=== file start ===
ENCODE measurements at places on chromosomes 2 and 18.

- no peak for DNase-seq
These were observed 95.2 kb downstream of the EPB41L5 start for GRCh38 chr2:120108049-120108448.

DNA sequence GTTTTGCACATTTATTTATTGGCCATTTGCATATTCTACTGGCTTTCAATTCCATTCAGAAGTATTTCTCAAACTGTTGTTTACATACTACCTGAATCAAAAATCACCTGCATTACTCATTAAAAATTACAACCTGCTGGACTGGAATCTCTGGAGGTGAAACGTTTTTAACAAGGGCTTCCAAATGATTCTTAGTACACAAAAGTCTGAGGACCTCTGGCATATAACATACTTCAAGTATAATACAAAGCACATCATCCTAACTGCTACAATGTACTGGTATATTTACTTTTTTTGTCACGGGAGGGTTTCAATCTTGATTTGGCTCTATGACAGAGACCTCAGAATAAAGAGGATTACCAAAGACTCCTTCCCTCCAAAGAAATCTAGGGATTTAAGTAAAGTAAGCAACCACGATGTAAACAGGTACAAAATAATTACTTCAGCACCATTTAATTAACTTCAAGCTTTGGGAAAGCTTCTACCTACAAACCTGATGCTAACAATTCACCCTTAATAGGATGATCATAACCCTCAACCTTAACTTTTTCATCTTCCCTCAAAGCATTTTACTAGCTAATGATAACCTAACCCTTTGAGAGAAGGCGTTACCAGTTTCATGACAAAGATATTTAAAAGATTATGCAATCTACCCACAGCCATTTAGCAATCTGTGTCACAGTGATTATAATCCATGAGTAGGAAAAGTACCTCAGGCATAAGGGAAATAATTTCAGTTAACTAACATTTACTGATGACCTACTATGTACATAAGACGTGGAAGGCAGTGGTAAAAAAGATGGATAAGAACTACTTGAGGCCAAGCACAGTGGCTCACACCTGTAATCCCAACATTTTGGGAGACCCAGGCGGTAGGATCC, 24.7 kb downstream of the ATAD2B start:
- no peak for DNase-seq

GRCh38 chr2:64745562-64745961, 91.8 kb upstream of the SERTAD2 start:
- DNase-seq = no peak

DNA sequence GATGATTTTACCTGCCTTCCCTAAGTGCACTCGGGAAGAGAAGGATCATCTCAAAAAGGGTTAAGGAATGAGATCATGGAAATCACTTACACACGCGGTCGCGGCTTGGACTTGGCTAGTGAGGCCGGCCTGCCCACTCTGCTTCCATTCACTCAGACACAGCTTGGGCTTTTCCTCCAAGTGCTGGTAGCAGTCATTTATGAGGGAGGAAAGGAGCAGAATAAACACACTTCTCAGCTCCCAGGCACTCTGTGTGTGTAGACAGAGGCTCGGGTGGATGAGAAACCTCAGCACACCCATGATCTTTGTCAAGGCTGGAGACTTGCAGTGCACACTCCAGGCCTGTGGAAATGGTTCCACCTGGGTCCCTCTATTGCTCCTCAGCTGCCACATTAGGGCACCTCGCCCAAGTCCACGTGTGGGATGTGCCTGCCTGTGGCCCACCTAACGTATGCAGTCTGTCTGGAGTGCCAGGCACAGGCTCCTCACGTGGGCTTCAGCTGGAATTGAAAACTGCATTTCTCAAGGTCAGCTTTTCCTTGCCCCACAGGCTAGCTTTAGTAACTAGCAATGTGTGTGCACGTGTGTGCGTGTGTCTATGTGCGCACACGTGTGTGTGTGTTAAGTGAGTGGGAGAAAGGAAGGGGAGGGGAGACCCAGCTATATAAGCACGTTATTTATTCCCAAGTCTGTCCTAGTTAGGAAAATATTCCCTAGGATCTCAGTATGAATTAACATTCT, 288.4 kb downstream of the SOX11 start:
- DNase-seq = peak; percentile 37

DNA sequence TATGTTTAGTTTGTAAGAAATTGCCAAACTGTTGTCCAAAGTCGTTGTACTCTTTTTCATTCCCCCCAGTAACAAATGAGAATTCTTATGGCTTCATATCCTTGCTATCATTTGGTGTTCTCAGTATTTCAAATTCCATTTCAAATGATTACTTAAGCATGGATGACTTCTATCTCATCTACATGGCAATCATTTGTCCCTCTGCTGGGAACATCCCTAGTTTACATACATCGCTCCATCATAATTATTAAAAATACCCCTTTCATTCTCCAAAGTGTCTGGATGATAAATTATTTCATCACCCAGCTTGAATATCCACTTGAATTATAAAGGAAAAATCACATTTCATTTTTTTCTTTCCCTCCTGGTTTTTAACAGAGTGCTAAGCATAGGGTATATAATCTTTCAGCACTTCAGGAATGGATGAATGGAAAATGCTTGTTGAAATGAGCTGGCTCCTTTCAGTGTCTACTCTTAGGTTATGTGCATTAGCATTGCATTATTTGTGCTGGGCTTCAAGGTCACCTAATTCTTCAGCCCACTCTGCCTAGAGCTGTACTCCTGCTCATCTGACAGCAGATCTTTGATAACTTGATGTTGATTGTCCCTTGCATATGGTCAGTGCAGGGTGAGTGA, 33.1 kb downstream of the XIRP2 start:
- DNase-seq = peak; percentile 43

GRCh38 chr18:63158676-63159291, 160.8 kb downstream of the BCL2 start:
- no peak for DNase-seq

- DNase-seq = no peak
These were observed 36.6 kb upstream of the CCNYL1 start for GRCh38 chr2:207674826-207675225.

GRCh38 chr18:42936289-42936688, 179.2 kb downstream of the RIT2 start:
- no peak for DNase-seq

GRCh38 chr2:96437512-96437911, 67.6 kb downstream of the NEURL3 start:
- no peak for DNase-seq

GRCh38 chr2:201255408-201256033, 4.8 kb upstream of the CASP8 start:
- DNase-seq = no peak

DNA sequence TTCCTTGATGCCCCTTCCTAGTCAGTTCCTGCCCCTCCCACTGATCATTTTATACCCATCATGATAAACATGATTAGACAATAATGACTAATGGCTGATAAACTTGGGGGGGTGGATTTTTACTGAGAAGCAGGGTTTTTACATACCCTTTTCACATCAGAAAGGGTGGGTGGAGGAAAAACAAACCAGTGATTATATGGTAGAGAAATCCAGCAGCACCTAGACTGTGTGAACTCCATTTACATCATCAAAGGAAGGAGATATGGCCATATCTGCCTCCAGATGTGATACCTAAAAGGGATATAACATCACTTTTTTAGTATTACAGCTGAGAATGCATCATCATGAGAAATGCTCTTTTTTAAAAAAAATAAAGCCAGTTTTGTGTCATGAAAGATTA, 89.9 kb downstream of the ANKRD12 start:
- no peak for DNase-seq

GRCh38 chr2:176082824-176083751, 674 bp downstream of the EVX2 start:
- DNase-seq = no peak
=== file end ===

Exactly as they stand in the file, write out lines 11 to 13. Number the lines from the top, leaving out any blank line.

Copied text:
- DNase-seq = peak; percentile 43

GRCh38 chr18:63158676-63159291, 160.8 kb downstream of the BCL2 start:
- no peak for DNase-seq